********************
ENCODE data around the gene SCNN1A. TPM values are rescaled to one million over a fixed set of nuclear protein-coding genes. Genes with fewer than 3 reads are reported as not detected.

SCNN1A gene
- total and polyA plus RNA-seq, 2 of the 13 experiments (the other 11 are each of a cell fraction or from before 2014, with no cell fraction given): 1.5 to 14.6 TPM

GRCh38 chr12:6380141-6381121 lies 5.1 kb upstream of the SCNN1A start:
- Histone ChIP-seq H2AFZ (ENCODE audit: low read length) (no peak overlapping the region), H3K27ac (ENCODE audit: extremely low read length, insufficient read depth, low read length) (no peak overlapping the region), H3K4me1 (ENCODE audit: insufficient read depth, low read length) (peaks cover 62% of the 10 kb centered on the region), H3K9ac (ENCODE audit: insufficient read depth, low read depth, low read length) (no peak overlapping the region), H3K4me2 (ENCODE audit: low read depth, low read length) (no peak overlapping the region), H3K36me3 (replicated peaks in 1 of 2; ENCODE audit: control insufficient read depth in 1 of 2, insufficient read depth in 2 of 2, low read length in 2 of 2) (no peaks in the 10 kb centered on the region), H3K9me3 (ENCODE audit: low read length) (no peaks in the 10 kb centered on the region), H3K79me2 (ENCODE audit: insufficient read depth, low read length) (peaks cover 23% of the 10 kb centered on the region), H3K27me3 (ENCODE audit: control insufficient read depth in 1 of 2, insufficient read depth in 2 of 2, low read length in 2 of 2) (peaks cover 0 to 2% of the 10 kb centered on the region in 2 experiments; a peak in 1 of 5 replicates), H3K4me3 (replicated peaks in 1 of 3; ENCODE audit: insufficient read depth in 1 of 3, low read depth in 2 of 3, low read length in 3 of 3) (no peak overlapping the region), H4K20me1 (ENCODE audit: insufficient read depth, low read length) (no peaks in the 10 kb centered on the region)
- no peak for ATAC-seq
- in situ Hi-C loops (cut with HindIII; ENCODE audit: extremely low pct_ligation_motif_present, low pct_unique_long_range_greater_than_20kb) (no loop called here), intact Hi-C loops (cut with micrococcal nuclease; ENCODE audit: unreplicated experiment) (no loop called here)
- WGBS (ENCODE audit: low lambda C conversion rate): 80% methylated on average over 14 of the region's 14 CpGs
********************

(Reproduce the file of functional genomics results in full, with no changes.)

ENCODE data around the gene SCNN1A. TPM values are rescaled to one million over a fixed set of nuclear protein-coding genes. Genes with fewer than 3 reads are reported as not detected.

SCNN1A gene
- total and polyA plus RNA-seq, 2 of the 13 experiments (the other 11 are each of a cell fraction or from before 2014, with no cell fraction given): 1.5 to 14.6 TPM

GRCh38 chr12:6380141-6381121 lies 5.1 kb upstream of the SCNN1A start:
- Histone ChIP-seq H2AFZ (ENCODE audit: low read length) (no peak overlapping the region), H3K27ac (ENCODE audit: extremely low read length, insufficient read depth, low read length) (no peak overlapping the region), H3K4me1 (ENCODE audit: insufficient read depth, low read length) (peaks cover 62% of the 10 kb centered on the region), H3K9ac (ENCODE audit: insufficient read depth, low read depth, low read length) (no peak overlapping the region), H3K4me2 (ENCODE audit: low read depth, low read length) (no peak overlapping the region), H3K36me3 (replicated peaks in 1 of 2; ENCODE audit: control insufficient read depth in 1 of 2, insufficient read depth in 2 of 2, low read length in 2 of 2) (no peaks in the 10 kb centered on the region), H3K9me3 (ENCODE audit: low read length) (no peaks in the 10 kb centered on the region), H3K79me2 (ENCODE audit: insufficient read depth, low read length) (peaks cover 23% of the 10 kb centered on the region), H3K27me3 (ENCODE audit: control insufficient read depth in 1 of 2, insufficient read depth in 2 of 2, low read length in 2 of 2) (peaks cover 0 to 2% of the 10 kb centered on the region in 2 experiments; a peak in 1 of 5 replicates), H3K4me3 (replicated peaks in 1 of 3; ENCODE audit: insufficient read depth in 1 of 3, low read depth in 2 of 3, low read length in 3 of 3) (no peak overlapping the region), H4K20me1 (ENCODE audit: insufficient read depth, low read length) (no peaks in the 10 kb centered on the region)
- no peak for ATAC-seq
- in situ Hi-C loops (cut with HindIII; ENCODE audit: extremely low pct_ligation_motif_present, low pct_unique_long_range_greater_than_20kb) (no loop called here), intact Hi-C loops (cut with micrococcal nuclease; ENCODE audit: unreplicated experiment) (no loop called here)
- WGBS (ENCODE audit: low lambda C conversion rate): 80% methylated on average over 14 of the region's 14 CpGs